For our last full day, we had originally planned another ride to the northern end to look for the reintroduced tule elk herd, but after our lighthouse ride, I was the only one who wanted to climb back on the bike. The rest of my family took it easy with plans for another short hike  down to the beach while I biked off with only snacks in my seat bag and water — my bike felt amazingly different not loaded down with overflowing panniers that contained,

Indian Beach, Tomales Bay State Park

Indian Beach, Tomales Bay State Park

among other things, cool rocks my son picked up.

Bikes are prohibited on most of Point Reyes National Seashore trails, but the route from the Mount Vision Road intersection on Sir Francis Drake to Sky Camp includes several miles of single and doubletrack. The weather was glorious — not too hot and fog cloaking the shore to the west. I had the 8 miles each way nearly to myself  before heading back on to Inverness via Sir Francis Drake. I joined the rest of my family at Shell Beach for more jellyfish and water play, then we took a barefoot hike back home to the cabin.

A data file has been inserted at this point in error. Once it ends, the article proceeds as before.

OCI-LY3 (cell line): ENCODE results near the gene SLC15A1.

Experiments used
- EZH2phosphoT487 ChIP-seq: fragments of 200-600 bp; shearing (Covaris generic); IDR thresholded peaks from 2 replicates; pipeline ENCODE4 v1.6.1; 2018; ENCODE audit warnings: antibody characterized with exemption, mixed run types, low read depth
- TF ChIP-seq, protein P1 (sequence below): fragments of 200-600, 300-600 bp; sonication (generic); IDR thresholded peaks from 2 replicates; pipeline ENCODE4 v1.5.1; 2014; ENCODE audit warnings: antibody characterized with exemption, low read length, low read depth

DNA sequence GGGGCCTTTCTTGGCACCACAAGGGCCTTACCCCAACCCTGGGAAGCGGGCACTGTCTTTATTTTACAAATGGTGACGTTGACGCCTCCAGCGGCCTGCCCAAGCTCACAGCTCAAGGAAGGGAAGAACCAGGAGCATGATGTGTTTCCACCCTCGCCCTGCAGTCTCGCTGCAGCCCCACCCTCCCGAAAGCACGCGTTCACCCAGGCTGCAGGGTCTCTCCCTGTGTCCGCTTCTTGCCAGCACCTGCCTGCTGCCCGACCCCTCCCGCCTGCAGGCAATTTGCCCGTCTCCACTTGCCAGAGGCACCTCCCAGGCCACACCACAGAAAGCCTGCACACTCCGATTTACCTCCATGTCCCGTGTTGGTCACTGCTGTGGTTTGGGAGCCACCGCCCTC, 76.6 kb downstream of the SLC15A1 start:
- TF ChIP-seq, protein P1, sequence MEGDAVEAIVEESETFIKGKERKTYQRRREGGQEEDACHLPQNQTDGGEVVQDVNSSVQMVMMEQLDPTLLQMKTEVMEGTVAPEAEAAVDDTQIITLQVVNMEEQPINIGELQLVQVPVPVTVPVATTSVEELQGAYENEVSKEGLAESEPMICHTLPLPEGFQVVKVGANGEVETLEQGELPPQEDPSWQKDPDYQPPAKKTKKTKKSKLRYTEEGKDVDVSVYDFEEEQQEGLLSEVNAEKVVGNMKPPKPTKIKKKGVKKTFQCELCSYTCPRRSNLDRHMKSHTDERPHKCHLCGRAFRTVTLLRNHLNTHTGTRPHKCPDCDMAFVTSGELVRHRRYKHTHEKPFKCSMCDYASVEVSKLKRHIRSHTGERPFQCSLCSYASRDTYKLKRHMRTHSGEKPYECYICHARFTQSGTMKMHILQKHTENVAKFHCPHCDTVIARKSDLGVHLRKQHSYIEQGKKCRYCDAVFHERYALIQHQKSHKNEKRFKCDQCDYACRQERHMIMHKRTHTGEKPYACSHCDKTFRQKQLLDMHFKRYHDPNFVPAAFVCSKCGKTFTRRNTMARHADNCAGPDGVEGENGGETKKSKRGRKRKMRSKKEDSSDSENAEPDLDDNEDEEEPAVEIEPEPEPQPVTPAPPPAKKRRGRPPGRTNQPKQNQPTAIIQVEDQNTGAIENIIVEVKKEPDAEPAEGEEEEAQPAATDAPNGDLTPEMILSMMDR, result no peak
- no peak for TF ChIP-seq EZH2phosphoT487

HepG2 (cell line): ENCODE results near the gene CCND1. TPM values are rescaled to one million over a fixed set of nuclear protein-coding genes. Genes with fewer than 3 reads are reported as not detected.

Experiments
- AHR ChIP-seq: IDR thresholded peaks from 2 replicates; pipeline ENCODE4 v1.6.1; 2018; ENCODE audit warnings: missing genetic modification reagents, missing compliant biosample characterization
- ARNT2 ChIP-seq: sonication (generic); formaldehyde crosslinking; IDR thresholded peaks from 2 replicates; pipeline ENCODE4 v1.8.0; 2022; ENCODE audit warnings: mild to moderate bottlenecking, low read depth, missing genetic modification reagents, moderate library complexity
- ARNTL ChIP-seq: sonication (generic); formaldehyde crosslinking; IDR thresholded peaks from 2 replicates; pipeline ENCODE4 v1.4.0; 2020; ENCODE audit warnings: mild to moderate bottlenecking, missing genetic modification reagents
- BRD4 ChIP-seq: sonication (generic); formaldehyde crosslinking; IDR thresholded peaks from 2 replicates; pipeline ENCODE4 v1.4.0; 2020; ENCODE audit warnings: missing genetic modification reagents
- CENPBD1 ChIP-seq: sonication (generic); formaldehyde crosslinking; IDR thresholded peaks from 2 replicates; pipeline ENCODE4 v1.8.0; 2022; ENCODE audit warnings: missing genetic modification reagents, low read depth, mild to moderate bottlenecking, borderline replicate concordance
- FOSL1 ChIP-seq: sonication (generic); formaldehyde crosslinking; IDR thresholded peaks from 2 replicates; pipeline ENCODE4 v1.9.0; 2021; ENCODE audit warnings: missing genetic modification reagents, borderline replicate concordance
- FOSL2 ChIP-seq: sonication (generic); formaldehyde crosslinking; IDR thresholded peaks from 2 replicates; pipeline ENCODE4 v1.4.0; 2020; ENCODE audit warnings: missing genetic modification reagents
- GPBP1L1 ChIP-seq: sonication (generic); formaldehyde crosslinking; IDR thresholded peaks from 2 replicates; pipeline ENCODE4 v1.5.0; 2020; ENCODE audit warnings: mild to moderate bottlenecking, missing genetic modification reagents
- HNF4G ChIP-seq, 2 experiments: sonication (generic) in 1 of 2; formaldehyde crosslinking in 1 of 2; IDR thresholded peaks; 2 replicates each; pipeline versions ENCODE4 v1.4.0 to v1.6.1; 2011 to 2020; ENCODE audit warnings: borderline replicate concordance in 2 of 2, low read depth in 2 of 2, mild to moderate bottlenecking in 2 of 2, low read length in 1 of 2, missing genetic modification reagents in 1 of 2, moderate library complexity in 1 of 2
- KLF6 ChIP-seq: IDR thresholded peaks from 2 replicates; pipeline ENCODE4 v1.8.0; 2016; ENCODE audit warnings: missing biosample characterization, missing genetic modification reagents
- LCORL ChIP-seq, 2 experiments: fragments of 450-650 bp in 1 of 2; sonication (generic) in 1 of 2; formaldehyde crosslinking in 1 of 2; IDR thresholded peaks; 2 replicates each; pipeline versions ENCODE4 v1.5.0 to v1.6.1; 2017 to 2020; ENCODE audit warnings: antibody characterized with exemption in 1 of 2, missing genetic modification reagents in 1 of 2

We got a moderately early departure the next morning. Since we were traveling back home to

Heading Home

Heading Home

Sebastopol on a weekday, we decided to go on Highway 1 to cut the distance and climbing (only 2700 ft. this time). We chowed down on scrumptious pastries from Bovine Bakery in Point Reyes Station, then hit the road. Another clear morning and traffic was light all the way through Tomales, our lunch stop. We knew we were back in Sonoma County when we got to Petaluma-Valley Ford Road and heavy traffic with a high percentage of large pickups and RVs.  We were rolling down our home street almost too soon — five great days of entirely self-powered vacation!

 

Inverness Ridge and Tomales Bay

Inverness Ridge and Tomales Bay